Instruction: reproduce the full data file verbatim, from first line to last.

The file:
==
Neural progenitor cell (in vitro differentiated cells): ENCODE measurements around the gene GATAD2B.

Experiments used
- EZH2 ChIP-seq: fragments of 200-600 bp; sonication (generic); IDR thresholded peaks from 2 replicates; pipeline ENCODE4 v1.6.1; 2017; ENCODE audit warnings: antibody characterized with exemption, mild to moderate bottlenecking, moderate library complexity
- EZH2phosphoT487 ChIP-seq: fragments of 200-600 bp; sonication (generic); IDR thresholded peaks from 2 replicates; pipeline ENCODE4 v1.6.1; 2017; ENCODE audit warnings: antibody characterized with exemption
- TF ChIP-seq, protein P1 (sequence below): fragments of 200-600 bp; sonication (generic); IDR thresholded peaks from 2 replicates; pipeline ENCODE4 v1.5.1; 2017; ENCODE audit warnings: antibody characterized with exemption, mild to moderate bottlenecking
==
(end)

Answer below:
Neural progenitor cell (in vitro differentiated cells): ENCODE measurements around the gene GATAD2B.

Experiments used
- EZH2 ChIP-seq: fragments of 200-600 bp; sonication (generic); IDR thresholded peaks from 2 replicates; pipeline ENCODE4 v1.6.1; 2017; ENCODE audit warnings: antibody characterized with exemption, mild to moderate bottlenecking, moderate library complexity
- EZH2phosphoT487 ChIP-seq: fragments of 200-600 bp; sonication (generic); IDR thresholded peaks from 2 replicates; pipeline ENCODE4 v1.6.1; 2017; ENCODE audit warnings: antibody characterized with exemption
- TF ChIP-seq, protein P1 (sequence below): fragments of 200-600 bp; sonication (generic); IDR thresholded peaks from 2 replicates; pipeline ENCODE4 v1.5.1; 2017; ENCODE audit warnings: antibody characterized with exemption, mild to moderate bottlenecking